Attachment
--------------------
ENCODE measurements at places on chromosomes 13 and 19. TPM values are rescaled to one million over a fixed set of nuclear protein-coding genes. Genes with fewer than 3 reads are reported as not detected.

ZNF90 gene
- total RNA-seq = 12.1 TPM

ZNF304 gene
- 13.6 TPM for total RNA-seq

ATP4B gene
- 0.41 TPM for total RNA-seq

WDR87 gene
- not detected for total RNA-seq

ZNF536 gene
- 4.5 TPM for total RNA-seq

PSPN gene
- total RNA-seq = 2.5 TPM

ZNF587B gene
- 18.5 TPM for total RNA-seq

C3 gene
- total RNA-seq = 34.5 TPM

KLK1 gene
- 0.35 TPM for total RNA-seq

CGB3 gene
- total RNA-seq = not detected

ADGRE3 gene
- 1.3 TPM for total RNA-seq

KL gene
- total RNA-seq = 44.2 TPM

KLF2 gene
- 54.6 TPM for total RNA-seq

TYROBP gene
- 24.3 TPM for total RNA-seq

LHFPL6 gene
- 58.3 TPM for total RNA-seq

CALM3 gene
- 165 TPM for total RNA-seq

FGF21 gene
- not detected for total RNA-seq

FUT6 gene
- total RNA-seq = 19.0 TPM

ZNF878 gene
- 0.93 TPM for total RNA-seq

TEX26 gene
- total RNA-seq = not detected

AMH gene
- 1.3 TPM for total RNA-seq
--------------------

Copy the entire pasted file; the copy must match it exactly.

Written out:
ENCODE measurements at places on chromosomes 13 and 19. TPM values are rescaled to one million over a fixed set of nuclear protein-coding genes. Genes with fewer than 3 reads are reported as not detected.

ZNF90 gene
- total RNA-seq = 12.1 TPM

ZNF304 gene
- 13.6 TPM for total RNA-seq

ATP4B gene
- 0.41 TPM for total RNA-seq

WDR87 gene
- not detected for total RNA-seq

ZNF536 gene
- 4.5 TPM for total RNA-seq

PSPN gene
- total RNA-seq = 2.5 TPM

ZNF587B gene
- 18.5 TPM for total RNA-seq

C3 gene
- total RNA-seq = 34.5 TPM

KLK1 gene
- 0.35 TPM for total RNA-seq

CGB3 gene
- total RNA-seq = not detected

ADGRE3 gene
- 1.3 TPM for total RNA-seq

KL gene
- total RNA-seq = 44.2 TPM

KLF2 gene
- 54.6 TPM for total RNA-seq

TYROBP gene
- 24.3 TPM for total RNA-seq

LHFPL6 gene
- 58.3 TPM for total RNA-seq

CALM3 gene
- 165 TPM for total RNA-seq

FGF21 gene
- not detected for total RNA-seq

FUT6 gene
- total RNA-seq = 19.0 TPM

ZNF878 gene
- 0.93 TPM for total RNA-seq

TEX26 gene
- total RNA-seq = not detected

AMH gene
- 1.3 TPM for total RNA-seq